SoFi CEO Resigns After Claims Of Sexual Harassment

Online lender and refinancing company SoFi is the latest tech company to be caught up in a series of sexual harassment allegations.
Yesterday, The Wall Street Journal published an exclusive feature in which "nearly a dozen current and former employees" across departments accused some executives, including SoFi's former chief financial officer Nino Fanlo, of "engag[ing] in or tolerat[ing] improper behavior toward women in recent years."
Fanlo said the interactions weren't sexual, and that he "occasionally complimented both men and women's outfits." He later resigned from his position in May to "pursue another executive opportunity." Now, SoFi's chief executive officer Michael Cagney is following suit.
"The resignation follows a lawsuit over claims of sexual harassment at the San Francisco-based start-up," reports The New York Times. "Several former employees said that Mr. Cagney, 46, had inappropriate relationships with SoFi employees, which helped foment a toxic workplace culture."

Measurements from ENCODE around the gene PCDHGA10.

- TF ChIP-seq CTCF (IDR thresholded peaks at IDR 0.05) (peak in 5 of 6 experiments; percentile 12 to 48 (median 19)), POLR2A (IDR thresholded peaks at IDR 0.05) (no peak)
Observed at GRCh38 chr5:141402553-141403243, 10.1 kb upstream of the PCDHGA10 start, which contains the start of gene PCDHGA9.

Employees told WSJ that culture included being pressured to work extra hours and on holidays to avoid being fired. "Mr. Cagney used to tell SoFi staff that if they weren't waking up twice a week in a cold sweat, they weren't working hard enough, according to a former staffer." The Times also notes that Cagney "sent sexually explicit text messages" to an executive assistant, which resulted in a $75,000 settlement, and that he "pursued a relationship" with another employee later that year.
The outgoing CEO (who will also be vacating his post as chairman) sent a letter to employees on Monday night saying that "the combination of HR-related litigation and negative press have become a distraction from the company's core mission." The line is become a familiar refrain.
David Bonderman, a partner at private equity firm TPG, resigned from his position as a member of Uber's board after making a sexist remark during a staff meeting about the company's culture. (Which has been widely panned, even beyond Silicon Valley.)
"I do not want my comments to create distraction as Uber works to build a culture of which we can be proud," he said in a statement. "I need to hold myself to the same standards that we're asking Uber to adopt."
Many critics of the ride-sharing company might argue that Bonderman's comments weren't a distraction, but a regular feature of the dynamic at Uber. Whether the same will be said of SoFi remains to be seen.
We reached out to SoFi for comment and will update this story when we hear back.

More from Work & Money

R29 Original Series